The result, CGTE hoped, would be a far greater ability to analyse road calming actions and to dynamically manage traffic flows.

Better insights

To begin with, historical data was used to assess the success – or otherwise – of installing various traffic-calming measures around the region. As was expected, traffic lights, speed bumps and roundabouts all contributed to slower, safer traffic flow.

The value of the TomTom data, however, was that CGTE could easily quantify the success of individual schemes compared with others.

“The detail contained within the TomTom database has given us a much better insight into how our traffic schemes are working,” says Eguiara. “We have been able to learn lessons that mean we are now able to plan new schemes far better and often more cost-effectively than before.”

CGTE has also been able to use the system to tackle seasonal traffic variations. In one particularly dramatic example, Eguiara and his team decided to analyse the traffic flows which caused a 17km length of continuous traffic jam to occur every year over the busy Easter weekend.

By installing a reversible lane and operating it over the weekend, the team was able to eradicate the jam completely. The savings – in terms of fuel, emissions and time –are significant. Indeed, some government estimates put the combined economic savings as high as €500,000.

“It is clearly important to the Basque region that we are able to demonstrate economic returns such as this,” says Eguiara. “But when I think of my own budget, I am also impressed that the TomTom alternative is so affordable when compared with traditional traffic measurement technologies. And because access to the database is controlled by a credits system, we only pay for what we use.”

Furthermore, the system provides results nearly instantly. “Within 24 hours, TomTom’s system returns the kind of reports that have previously taken us months, if not years, to deliver,” says Eguiara.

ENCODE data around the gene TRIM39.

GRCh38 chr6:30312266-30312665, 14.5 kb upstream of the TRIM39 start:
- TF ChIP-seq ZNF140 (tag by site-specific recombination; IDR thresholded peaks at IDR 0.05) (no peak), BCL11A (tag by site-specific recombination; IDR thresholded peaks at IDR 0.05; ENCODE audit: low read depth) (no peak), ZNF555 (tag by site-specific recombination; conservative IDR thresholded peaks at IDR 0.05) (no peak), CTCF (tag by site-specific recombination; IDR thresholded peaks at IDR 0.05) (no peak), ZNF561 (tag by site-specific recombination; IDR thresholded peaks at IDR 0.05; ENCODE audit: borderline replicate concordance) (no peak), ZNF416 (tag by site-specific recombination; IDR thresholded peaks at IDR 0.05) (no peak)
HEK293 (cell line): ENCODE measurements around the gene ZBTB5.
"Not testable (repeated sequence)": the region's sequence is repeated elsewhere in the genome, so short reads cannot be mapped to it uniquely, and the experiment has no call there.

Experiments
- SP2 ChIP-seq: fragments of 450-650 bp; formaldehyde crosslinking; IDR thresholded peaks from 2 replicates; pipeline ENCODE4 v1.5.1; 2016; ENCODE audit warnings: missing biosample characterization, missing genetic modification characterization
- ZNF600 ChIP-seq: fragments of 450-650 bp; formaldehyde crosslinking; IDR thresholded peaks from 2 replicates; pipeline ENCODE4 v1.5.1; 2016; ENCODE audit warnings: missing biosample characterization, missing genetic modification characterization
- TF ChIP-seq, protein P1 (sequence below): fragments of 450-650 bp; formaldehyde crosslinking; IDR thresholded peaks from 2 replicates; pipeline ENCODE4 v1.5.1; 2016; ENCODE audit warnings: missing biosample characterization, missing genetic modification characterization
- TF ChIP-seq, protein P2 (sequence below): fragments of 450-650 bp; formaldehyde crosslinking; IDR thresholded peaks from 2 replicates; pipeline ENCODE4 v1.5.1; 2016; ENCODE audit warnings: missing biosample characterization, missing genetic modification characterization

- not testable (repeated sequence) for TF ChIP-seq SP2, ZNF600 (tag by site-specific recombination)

Accessing world’s largest traffic database

TomTom’s professional web portal provides highly granular speed and bottleneck information for roads around the world, enabling organisations such as CGTE to manage traffic more intelligently, more dynamically and more cost-effectively than before.

It is based upon TomTom’s ever-expanding historical traffic database which currently contains more than six trillion data points. Some road segments have more than one million measurements. This makes it possible to obtain actual driven travel times and speeds on any stretch of road over any given period or time of day since 2008.

Clients access the system via a web browser. The interface allows users to make queries and view the results online or export the data for use in other software.

Queries are created in four simple steps:

1. Create a route
2. Select the calendar period
3. Define the time period to be analysed
4. Define a benchmark time period (this is usually at night)

The results can then be presented in three different formats:

1. Graphs displayed in the browser
2. Exported to Microsoft Excel for further analysis
3. KML format for visual representations in Google Earth or other GIS tools.

Companies in this article

Share this page

Page Comments